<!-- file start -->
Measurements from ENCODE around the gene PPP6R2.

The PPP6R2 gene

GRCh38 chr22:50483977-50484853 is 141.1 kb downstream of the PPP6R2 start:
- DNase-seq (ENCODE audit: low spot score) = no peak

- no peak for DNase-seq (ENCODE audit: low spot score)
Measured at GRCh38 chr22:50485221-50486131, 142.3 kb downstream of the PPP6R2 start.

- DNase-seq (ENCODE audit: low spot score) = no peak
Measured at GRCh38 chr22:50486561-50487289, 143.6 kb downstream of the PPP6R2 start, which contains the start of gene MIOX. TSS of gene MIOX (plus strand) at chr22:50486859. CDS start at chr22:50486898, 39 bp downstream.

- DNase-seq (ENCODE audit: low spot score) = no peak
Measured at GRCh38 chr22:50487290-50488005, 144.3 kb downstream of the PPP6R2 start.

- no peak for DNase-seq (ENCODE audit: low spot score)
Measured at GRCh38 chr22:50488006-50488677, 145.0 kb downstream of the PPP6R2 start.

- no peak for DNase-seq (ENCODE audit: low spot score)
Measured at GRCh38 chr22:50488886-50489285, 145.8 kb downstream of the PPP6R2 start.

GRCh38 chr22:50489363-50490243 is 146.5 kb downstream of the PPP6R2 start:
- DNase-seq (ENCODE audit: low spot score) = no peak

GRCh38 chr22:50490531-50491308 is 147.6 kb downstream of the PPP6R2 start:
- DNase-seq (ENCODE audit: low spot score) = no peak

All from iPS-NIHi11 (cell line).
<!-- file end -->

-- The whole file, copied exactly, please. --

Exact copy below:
Measurements from ENCODE around the gene PPP6R2.

The PPP6R2 gene

GRCh38 chr22:50483977-50484853 is 141.1 kb downstream of the PPP6R2 start:
- DNase-seq (ENCODE audit: low spot score) = no peak

- no peak for DNase-seq (ENCODE audit: low spot score)
Measured at GRCh38 chr22:50485221-50486131, 142.3 kb downstream of the PPP6R2 start.

- DNase-seq (ENCODE audit: low spot score) = no peak
Measured at GRCh38 chr22:50486561-50487289, 143.6 kb downstream of the PPP6R2 start, which contains the start of gene MIOX. TSS of gene MIOX (plus strand) at chr22:50486859. CDS start at chr22:50486898, 39 bp downstream.

- DNase-seq (ENCODE audit: low spot score) = no peak
Measured at GRCh38 chr22:50487290-50488005, 144.3 kb downstream of the PPP6R2 start.

- no peak for DNase-seq (ENCODE audit: low spot score)
Measured at GRCh38 chr22:50488006-50488677, 145.0 kb downstream of the PPP6R2 start.

- no peak for DNase-seq (ENCODE audit: low spot score)
Measured at GRCh38 chr22:50488886-50489285, 145.8 kb downstream of the PPP6R2 start.

GRCh38 chr22:50489363-50490243 is 146.5 kb downstream of the PPP6R2 start:
- DNase-seq (ENCODE audit: low spot score) = no peak

GRCh38 chr22:50490531-50491308 is 147.6 kb downstream of the PPP6R2 start:
- DNase-seq (ENCODE audit: low spot score) = no peak

All from iPS-NIHi11 (cell line).